A new private Art Museum opens in Moscow
He’s young. He’s rich. He is passionate about everything he does. Now Moscow can benefit from his immediate passion – which is art! He is Igor Markin, the man who has opened the first private Museum of Contemporary Art in Moscow.
By Natalia Shuvalova
Photo by Eugeniya Ksenofontova
He is not shy to compare himself with Pavel Tretyakov, the founder of the Tretyakov Gallery. Obviously, he has some bragging rights. Tretyakov was almost the same age (through he had fewer paintings) when he organized the first exhibition at his house. Markin says; “I really love art and I love collecting paintings. Now I have more that 100 artists and more than 700 works in my collection…Tretyakov had less, even at the time of his death!”
Markin was not an upper-class or a highly educated kid. He was born into a poor Soviet family. His education had nothing to do with art: but he was educated as radio engineer. After the fall of the Iron Curtain, he went into business – the construction materials, which now virtually runs by itself and Igor’s involvement is only as a shareholder. He has the time and financial resources to devote to art.
Having money is a must in this field; especially now that many whole Russian artists are achieving world-wide reputations and the prices for many of their works are becoming really high. A painting by Krasnopevtsev recently sold for $1 million.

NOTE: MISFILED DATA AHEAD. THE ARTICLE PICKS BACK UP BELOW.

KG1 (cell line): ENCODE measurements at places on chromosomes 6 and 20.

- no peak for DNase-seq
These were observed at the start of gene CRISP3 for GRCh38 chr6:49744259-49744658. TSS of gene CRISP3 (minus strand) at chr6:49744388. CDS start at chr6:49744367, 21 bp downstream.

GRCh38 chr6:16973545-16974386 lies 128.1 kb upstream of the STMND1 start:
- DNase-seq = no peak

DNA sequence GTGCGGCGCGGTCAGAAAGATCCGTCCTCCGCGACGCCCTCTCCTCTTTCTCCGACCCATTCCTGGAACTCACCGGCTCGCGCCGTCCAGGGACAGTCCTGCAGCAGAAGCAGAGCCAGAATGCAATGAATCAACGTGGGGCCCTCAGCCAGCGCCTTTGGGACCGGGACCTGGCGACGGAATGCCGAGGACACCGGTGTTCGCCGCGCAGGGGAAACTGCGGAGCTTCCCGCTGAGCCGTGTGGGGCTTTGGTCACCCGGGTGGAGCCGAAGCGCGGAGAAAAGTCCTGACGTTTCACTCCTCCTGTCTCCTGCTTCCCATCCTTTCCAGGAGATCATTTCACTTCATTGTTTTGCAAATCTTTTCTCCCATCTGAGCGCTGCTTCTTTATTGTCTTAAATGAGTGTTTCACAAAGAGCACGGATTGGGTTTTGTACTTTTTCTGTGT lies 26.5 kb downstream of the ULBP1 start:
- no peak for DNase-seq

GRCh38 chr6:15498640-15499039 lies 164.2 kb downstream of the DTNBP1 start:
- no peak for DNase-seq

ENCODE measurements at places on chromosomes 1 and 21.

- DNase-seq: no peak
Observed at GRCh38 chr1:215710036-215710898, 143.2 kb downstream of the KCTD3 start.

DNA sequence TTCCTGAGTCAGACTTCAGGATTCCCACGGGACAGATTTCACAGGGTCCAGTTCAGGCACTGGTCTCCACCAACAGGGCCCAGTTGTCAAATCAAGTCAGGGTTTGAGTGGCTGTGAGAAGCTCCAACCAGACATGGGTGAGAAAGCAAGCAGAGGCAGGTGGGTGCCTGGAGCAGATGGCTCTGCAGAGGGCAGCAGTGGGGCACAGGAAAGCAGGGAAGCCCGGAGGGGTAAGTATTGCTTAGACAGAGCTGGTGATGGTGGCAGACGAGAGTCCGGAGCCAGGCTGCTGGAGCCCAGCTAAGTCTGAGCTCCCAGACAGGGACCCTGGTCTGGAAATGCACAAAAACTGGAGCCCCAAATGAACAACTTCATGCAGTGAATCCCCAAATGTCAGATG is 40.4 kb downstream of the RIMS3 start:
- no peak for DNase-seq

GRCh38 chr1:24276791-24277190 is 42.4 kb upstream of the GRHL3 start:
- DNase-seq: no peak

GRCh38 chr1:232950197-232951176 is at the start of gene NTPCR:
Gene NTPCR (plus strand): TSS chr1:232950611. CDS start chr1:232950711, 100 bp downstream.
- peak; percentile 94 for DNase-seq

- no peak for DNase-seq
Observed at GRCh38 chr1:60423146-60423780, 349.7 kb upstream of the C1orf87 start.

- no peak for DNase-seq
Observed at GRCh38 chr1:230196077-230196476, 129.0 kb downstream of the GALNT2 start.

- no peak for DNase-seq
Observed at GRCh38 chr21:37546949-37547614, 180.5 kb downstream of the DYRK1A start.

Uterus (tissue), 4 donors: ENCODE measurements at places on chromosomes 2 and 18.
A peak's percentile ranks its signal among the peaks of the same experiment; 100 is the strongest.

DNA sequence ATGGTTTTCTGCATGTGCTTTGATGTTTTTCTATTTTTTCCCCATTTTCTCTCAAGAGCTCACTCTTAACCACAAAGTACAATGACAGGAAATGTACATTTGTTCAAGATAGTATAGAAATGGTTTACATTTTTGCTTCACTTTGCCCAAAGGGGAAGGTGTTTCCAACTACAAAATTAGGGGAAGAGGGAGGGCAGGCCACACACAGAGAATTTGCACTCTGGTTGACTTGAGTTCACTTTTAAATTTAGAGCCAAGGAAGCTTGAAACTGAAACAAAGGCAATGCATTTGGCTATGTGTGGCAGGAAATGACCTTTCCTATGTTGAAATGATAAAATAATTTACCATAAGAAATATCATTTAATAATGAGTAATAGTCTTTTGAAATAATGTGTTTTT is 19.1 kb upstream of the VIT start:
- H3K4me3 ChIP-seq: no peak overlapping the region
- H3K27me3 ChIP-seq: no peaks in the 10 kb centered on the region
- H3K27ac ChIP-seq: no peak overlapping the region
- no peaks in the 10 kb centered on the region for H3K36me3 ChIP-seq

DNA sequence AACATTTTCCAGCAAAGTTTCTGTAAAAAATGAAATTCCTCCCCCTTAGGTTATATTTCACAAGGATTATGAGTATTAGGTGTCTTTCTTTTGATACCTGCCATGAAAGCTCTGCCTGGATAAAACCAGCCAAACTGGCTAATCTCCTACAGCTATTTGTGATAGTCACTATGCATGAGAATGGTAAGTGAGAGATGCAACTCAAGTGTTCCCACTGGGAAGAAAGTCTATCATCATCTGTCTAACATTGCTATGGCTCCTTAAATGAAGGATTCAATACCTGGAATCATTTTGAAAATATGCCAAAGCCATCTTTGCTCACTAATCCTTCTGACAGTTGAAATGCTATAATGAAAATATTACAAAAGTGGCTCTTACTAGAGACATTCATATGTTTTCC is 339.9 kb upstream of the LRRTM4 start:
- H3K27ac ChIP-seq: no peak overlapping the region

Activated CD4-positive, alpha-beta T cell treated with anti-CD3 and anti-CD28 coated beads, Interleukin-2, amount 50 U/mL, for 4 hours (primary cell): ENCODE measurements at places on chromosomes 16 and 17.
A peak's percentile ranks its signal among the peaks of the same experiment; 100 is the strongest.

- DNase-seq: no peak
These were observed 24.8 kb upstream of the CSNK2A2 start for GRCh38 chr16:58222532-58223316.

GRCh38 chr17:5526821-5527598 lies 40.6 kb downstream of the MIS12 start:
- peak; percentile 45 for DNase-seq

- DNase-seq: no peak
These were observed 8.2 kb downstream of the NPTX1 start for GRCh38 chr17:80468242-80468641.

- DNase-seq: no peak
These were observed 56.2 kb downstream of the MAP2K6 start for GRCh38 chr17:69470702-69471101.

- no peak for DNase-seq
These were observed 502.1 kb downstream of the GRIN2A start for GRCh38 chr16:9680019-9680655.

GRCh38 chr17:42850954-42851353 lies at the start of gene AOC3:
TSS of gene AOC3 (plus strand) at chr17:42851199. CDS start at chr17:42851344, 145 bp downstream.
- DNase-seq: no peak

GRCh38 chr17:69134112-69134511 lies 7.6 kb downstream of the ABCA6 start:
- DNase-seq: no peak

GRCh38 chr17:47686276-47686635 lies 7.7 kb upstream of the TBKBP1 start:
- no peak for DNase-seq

“It all started about 15 years ago. I remember I bought a new apartment at that time and didn’t like the blank walls. I bought two paintings: one by Zverev, the other by Yakovlev. Ten years later I realized that Zverev’s work was a fake but the graphic by Yakovlev is still there!” Markin admits.
“Modern art has no frame, no style. It is all about opening up to the new. This new could be so new, that we cannot see its beauty, and only years later we may exclaim: “How could we not notice this new Van Gogh?”
Fifteen years ago everything was different. “At that time almost no one took an interest in Russian art. It was only me and Vasya Tsereteli (now Executive Manager of the Moscow Museum of Modern Art and grandson of Zurab Tsereteli) who would buy these works.
At that time we could choose, think it over, wait…not to mention that the price was much lower,” Markin recalls.
Markin was far-sighted. Now his collection is truly unique, both in numbers and quality. It could be compared with the collection at the MMOMA (Moscow Museum of Modern Art), but that has been assembled over the past 100 years. Markin’s collection is post-war and contemporary.
“It does not matter what and how the great artist expresses his ideas! The great works of art resonance with something deep inside; stirs some vibration in our brain and generates a great feeling of admiration.”